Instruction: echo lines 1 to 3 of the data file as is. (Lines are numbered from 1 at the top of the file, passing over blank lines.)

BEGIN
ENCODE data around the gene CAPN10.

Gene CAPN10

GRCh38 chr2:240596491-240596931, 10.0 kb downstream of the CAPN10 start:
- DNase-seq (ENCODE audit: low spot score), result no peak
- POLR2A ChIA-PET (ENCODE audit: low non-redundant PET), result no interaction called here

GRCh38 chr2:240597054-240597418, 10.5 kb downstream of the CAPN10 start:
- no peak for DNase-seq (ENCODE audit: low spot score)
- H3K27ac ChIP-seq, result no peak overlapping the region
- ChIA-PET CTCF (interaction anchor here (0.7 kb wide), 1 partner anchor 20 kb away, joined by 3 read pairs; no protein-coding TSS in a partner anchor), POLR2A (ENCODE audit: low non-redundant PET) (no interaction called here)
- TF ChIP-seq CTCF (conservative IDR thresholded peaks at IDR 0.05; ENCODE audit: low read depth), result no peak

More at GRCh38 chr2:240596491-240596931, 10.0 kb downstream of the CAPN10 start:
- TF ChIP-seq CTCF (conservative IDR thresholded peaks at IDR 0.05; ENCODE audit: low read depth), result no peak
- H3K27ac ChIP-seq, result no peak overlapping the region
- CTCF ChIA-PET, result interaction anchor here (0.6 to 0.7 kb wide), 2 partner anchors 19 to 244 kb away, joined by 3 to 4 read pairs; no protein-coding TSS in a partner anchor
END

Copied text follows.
ENCODE data around the gene CAPN10.

Gene CAPN10

GRCh38 chr2:240596491-240596931, 10.0 kb downstream of the CAPN10 start: